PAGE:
If you ever need a reminder that sex is perfectly natural, you need only look to the Animal Kingdom. Where it perhaps gets a little freaky is out in the deep blue sea, and the recent winners from the 2021 Ocean Art Contest captured this in all its NSFW wonder.
Best of Show and first place Marine Life Behavior was awarded to Luc Rooman for the photo “Snoeken” (pictured above), showing two lip-locked pike seen during a night dive at the Domein Muisbroek site near Antwerp, Belgium. While the two were actually fighting rather than getting it on, we all know how one passionate interaction can spill into another.
In case you’ve ever wondered what mating seahorses look like, one of PT Hirschfield’s two prize-winning photos in the Compact Behavior category is here to help, showing two Bigbelly seahorses engaged in a pre-mating dance ("Mating Seahorses"). These elaborate performances can last for several days – and impressively, the photographer was able to capture the moment the female transferred her eggs into the male’s pouch.
“It was exhilarating to finally cross this special act of seahorse egg transfer (which lasted only a few brief moments) from my underwater photography Bucket List,” said Hirschfield in a statement.
Passions were high too in their 3rd Place Compact Behavior entry – "Mating Southern Keeled Octopuses" – capturing two mollusks mating in the Mornington Peninsula’s “Octopuses Garden”. Here, vast numbers of pale octopus couples can be found, but this was the first time Hirschfield had been able to catch two on camera in the act.
“It was also the first time I've ever seen octopuses mating with a shell between them,” they said in a statement. “When I first spotted them from a distance, the male was sitting atop of the shell containing the female."
"I wondered what would happen if I slowly approached the shell. I was surprised to see the male mirroring my movement. When I got very close to the shell, the male climbed onto it again and inserted his hectocotylus mating arm into the waiting female below, allowing me to get a very close and intimate shot of the action.”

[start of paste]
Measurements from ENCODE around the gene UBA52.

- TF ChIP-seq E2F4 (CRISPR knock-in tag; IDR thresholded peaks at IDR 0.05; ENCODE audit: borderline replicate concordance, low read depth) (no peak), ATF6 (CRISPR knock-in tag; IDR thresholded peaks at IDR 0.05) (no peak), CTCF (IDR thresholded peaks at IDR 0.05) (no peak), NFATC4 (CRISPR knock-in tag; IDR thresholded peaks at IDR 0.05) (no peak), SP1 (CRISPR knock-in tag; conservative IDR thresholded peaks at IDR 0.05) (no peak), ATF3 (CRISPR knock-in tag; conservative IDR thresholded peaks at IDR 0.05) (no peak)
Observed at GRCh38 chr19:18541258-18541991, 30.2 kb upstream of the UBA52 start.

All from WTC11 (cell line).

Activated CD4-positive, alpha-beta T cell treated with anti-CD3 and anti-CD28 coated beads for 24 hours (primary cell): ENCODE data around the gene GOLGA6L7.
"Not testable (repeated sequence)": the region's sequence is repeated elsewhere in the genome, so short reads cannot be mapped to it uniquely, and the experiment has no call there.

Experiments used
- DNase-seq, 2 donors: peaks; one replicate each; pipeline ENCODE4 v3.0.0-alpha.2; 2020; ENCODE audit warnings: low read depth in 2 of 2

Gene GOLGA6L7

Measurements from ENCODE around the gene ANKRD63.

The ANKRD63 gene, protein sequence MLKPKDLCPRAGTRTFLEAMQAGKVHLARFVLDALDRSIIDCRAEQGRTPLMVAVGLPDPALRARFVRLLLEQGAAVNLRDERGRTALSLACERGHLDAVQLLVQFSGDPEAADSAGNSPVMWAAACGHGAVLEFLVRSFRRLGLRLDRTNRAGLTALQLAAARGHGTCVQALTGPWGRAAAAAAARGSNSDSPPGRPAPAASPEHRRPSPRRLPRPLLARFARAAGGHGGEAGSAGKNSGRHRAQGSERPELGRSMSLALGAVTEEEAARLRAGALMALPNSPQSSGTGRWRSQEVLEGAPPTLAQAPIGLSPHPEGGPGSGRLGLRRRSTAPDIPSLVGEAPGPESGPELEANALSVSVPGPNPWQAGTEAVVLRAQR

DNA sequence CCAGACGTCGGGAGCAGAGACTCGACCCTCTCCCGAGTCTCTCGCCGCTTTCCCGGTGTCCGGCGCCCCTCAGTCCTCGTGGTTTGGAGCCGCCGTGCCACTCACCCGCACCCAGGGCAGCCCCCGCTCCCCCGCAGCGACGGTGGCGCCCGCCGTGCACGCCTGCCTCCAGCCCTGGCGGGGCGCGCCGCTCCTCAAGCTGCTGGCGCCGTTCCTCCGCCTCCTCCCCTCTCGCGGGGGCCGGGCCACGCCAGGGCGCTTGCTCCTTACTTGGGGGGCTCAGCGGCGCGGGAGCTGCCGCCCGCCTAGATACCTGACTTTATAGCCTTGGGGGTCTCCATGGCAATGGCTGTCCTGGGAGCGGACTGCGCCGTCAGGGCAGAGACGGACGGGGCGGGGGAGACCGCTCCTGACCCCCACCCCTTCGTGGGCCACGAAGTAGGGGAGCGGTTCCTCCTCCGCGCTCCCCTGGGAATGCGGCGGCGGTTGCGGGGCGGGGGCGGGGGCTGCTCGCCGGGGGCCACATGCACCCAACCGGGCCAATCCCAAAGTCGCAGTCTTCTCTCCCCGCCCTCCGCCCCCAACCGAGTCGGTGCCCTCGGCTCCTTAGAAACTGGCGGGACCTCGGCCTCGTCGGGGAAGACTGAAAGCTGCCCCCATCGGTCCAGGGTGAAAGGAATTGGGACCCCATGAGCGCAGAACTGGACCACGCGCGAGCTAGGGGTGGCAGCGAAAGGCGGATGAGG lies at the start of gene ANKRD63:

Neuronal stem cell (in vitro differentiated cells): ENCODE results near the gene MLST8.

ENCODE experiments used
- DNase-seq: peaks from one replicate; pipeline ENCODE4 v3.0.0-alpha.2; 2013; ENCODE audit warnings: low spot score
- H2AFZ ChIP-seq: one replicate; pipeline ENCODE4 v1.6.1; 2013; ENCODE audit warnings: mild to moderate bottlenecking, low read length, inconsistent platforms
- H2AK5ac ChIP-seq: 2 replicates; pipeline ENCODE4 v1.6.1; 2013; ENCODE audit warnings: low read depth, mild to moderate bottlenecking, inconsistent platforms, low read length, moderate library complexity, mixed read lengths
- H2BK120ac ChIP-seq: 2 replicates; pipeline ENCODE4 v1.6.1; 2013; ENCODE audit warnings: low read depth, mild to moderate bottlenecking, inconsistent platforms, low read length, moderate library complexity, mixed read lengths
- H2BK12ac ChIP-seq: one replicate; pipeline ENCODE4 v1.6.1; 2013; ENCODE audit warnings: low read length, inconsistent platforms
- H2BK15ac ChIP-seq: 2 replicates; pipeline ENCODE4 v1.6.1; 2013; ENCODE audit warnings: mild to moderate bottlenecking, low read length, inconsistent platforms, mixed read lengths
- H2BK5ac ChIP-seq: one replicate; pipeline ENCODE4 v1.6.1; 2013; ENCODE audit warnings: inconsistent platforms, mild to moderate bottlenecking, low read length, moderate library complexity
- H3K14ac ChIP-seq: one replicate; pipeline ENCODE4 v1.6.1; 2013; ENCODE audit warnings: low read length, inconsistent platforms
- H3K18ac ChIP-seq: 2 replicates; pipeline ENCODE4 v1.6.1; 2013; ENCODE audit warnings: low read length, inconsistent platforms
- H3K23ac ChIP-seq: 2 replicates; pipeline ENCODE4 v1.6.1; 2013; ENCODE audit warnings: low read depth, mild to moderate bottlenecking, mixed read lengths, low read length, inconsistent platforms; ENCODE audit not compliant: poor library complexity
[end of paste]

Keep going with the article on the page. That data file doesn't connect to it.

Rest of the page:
Now that’s our kind of tool use.
Steamy scenes aside, the winning entries contained some breathtaking shots showing the underwater world in all its colorful, confusing, and comical wonder. Here are a few more of our favorites:
We also got to see the wondrous outcome of when two become one in a dazzling shot called "Future Generations" which scooped second place in the Nudibranch category. In it, we see a Chromodoris luterosa sea slug trailing vibrant eggs, captured on camera by Virginia Salzedo.
“Guarding Eggs” by Julian Hsu scooped second place for Marine Life Behavior, showing a yellow pygmy goby shielding its eggs beneath a black sponge in Anilao, Batangas, in the Philippines.
As far as egg protection goes, the female gloomy octopus starring in Louise Nott’s winning photo “Festoons” (third place Marine Life Behavior) got a little more creative with her future offspring, opting to wear her eggs like accessory ribbons.
No ocean photography competition would be complete without some blackwater diving magic, and Fabien Michenet certainly delivered here winning Honorable Mention Place Blackwater with the shot “Juvenile Deep-Sea Anglerfish”.
On the topic of fish that look more like alien invasions, Steven Kovacs' “Spotfin Flounder” (Honorable Mention Blackwater) is a humorous insight into the greedy nature of larval lobsters. Here, one can be seen holding four larval acorn worms for snacks.
And no creature better represents invasions than that of an invasive species, like the lionfish captured in Catherine Holmes’ shot “Reef Protection” (Honorable Mention Underwater Conservation).
These fish are thought to have been introduced to the Atlantic by humans and have since proliferated to devastating effects. Now, invasivores are trying to see if humans can eat their way out of the problem we created by turning invasive species into culinary delicacies. Lionfish sushi, anyone?
You can see all of the winners from the 2021 Ocean Art Contest here.